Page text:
100% of the Grade Based on Summative Assessments
Theresa, middle school humanities teacher
“There’s a lot of stuff I don’t put into the grade book now, but it was kind of a slow progression. At the beginning of the year I still had a homework category, but as I went through this reflection of why I’m grading and how I’m grading, this quarter I’m still assigning homework but I’m not including any homework in their grades at all. What I am doing is having a lot more of the conversation with the kids about what the purpose of the homework was. They still need to go home and they need to study and they still need to be reading independently but reminding them that I know that you did your spelling homework and studied for the spelling test if you do well on the spelling test. I know you’ve been doing your independent reading if you manage to put together a book report at the end of the month.”
Leilani, middle school math teacher
“I used to think that having grades and solely based on assessments were unfair and inequitable for students, and it hurt their confidence. I also thought that extra credit was okay if it was truly extra credit and not in lieu of something else. But now, I think that a system where it’s solely based on assessments and learning actually reflects a more accurate picture of what students know, and extra credit is unneccessary. Compared to my students last year, I think my students have a better understanding of their grades.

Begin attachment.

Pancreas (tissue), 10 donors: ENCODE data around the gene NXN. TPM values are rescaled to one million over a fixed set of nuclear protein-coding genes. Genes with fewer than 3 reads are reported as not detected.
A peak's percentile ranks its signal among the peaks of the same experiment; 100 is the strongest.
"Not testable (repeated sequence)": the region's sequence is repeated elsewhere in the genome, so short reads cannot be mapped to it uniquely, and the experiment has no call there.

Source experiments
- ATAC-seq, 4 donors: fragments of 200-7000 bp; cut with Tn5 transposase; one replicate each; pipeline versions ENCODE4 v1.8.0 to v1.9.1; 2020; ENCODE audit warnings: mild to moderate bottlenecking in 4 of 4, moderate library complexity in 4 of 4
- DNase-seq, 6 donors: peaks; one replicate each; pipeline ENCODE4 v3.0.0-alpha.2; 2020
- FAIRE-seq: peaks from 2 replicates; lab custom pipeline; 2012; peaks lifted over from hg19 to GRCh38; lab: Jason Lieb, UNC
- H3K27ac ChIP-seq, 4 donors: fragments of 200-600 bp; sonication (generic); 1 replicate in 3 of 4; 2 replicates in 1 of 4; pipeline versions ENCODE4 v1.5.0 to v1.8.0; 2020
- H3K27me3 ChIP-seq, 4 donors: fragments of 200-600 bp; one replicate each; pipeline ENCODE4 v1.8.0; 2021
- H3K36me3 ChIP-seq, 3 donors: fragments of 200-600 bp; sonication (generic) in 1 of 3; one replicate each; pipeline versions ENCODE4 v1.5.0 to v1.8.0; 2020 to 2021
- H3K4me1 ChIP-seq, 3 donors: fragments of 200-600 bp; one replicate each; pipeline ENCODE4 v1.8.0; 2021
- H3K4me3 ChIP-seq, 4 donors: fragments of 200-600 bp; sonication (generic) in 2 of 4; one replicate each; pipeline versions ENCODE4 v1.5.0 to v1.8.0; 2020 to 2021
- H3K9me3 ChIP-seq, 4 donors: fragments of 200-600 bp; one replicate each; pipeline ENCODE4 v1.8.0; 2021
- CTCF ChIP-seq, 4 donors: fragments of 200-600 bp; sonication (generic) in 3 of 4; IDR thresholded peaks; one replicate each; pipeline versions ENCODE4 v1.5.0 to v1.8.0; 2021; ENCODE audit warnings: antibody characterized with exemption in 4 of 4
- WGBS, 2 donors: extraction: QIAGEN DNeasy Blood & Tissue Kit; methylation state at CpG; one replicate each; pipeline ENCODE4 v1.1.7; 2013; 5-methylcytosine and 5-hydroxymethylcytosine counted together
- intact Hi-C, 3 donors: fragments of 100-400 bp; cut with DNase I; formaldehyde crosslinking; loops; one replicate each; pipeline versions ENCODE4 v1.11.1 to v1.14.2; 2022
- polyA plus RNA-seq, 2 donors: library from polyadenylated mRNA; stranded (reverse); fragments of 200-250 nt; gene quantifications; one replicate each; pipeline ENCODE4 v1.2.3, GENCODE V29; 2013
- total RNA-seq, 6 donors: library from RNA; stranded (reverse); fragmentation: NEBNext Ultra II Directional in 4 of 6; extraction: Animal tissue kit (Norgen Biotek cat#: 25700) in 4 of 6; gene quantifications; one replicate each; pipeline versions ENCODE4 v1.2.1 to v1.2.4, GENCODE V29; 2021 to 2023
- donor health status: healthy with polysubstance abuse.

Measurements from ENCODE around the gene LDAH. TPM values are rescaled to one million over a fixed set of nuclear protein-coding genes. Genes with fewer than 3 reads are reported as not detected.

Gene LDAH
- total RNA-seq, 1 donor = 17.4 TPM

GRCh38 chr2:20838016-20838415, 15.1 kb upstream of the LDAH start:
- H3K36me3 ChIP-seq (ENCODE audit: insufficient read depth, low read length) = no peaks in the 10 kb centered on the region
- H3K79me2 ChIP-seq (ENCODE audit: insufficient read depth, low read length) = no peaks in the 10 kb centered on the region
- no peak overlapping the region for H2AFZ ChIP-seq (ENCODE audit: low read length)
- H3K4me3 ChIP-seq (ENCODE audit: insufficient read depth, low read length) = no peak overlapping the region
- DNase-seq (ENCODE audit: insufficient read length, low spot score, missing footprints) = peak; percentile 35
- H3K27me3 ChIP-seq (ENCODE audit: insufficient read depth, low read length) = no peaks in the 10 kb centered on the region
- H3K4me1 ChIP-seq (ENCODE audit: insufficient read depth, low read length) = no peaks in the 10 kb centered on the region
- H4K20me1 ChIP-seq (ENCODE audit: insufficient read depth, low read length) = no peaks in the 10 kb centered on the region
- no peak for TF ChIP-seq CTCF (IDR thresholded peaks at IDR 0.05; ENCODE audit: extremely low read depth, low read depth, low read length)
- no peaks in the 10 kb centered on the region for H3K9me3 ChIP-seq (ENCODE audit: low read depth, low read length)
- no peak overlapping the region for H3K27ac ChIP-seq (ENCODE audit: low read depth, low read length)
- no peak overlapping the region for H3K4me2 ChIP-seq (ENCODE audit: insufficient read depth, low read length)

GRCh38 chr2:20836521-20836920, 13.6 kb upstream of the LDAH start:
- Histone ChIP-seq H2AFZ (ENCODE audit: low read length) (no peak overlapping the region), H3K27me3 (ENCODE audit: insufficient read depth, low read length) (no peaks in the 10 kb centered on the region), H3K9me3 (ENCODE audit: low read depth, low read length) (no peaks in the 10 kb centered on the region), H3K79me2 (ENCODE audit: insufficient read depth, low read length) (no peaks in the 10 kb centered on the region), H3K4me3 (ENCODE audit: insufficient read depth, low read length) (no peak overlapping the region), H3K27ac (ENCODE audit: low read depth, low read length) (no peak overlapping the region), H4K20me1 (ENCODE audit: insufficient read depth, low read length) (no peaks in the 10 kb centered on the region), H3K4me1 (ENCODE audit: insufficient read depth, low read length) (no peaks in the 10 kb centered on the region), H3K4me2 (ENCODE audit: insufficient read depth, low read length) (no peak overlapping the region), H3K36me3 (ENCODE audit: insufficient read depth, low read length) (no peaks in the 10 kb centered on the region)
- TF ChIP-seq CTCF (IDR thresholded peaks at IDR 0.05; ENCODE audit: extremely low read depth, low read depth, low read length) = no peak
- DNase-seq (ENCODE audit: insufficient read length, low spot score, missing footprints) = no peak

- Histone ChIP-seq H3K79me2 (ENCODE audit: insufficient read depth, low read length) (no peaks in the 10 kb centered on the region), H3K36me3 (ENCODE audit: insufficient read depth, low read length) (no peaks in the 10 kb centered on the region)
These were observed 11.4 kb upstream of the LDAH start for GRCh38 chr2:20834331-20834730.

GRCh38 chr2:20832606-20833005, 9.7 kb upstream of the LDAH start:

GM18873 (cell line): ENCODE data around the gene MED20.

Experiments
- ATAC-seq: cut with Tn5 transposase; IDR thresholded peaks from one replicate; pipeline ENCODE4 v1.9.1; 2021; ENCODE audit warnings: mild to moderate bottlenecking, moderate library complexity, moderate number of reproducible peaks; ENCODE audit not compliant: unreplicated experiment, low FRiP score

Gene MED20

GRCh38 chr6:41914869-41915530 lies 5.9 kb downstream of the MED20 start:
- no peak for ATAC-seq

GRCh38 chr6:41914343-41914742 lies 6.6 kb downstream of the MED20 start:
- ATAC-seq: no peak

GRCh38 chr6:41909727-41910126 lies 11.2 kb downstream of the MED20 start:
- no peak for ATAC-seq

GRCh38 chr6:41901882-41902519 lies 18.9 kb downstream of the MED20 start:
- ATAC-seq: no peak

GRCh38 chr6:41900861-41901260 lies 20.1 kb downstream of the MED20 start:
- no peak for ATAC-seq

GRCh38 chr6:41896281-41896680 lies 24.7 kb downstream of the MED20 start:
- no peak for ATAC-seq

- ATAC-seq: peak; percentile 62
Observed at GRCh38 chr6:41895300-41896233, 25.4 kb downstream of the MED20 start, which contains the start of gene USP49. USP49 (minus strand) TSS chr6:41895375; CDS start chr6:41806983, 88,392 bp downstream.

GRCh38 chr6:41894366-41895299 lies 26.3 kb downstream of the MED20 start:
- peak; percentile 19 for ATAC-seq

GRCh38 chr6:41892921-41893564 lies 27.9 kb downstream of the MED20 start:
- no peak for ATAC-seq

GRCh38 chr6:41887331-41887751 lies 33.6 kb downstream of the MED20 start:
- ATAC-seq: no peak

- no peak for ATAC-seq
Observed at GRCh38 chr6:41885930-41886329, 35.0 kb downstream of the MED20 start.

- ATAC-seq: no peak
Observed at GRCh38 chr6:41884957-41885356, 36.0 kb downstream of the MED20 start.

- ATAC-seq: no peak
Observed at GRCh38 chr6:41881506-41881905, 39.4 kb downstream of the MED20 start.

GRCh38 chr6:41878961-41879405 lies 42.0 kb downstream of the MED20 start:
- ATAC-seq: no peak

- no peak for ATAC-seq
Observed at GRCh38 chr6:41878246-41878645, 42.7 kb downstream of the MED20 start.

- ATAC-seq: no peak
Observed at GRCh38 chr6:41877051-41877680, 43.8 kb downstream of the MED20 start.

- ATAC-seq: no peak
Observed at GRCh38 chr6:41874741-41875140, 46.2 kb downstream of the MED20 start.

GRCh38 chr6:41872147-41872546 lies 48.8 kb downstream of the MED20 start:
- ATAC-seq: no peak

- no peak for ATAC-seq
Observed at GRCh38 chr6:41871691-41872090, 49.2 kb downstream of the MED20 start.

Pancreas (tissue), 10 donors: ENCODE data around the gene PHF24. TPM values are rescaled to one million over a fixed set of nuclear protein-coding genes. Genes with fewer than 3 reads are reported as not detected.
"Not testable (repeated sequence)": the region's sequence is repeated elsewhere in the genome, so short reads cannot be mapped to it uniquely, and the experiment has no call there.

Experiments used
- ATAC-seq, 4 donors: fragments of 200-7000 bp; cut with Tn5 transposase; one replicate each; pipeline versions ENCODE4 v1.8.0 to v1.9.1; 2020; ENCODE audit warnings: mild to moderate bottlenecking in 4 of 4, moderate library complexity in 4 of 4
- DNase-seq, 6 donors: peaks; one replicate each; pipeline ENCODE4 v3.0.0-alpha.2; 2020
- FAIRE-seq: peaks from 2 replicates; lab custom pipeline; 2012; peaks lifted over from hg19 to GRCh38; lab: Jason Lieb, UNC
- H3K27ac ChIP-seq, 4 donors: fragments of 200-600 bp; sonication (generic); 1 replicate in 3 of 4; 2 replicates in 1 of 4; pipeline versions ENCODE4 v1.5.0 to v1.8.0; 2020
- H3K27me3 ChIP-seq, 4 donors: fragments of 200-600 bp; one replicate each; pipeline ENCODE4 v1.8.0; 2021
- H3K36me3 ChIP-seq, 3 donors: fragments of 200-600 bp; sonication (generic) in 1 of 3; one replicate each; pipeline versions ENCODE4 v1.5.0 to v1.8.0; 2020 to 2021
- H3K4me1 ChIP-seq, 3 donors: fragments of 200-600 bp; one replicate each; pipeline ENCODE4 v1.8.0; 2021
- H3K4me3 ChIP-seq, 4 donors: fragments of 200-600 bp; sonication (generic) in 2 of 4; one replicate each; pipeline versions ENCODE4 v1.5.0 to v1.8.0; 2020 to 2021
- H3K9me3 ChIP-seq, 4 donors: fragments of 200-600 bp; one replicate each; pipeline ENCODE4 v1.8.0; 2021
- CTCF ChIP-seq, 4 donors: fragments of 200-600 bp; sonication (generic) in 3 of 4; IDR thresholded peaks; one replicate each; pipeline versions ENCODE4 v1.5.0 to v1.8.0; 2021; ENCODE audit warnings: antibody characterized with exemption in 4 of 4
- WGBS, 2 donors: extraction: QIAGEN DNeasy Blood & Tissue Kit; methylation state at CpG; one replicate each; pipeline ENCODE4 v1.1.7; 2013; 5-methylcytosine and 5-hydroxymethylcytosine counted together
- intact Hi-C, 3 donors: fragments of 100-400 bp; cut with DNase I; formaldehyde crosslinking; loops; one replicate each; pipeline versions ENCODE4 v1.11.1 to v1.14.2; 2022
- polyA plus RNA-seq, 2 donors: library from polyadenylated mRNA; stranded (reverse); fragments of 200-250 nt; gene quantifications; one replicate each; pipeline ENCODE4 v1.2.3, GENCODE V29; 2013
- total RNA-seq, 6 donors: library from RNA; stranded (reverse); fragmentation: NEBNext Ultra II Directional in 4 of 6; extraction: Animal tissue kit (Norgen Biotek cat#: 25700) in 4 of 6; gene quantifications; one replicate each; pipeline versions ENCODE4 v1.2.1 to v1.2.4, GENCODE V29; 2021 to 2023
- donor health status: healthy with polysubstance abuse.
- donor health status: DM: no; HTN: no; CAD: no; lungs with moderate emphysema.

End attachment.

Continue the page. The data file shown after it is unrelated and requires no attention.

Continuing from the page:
“And the thing that surprised me the most about all of this is how easily I was able to change my practices and how easily I realized, “This makes sense.” The other thing that was surprising is how hard it is to go back to some of my previous practices. In fact, for me right now, it’s actually impossible. I can’t get myself to actually go back and do things like grade homework now.”
Veronica, middle school Humanities teacher
“I used to count the tests for a smaller fraction because I thought that it was good teaching and fair, because there are a lot of kids don’t know how to show their thinking in the test, and they do so much work. And then I realized that it wasn’t good teaching or fair because it was distracting us from really having that deep conversation on how do I make sure I teach your type of learner, and how do I figure out how to assess your type of learner. That was a big shift to me because if somebody had told me, “Oh, I’m grading 90% on tests,” I would have thought, “You jerk!” But now I think about it totally upside down.”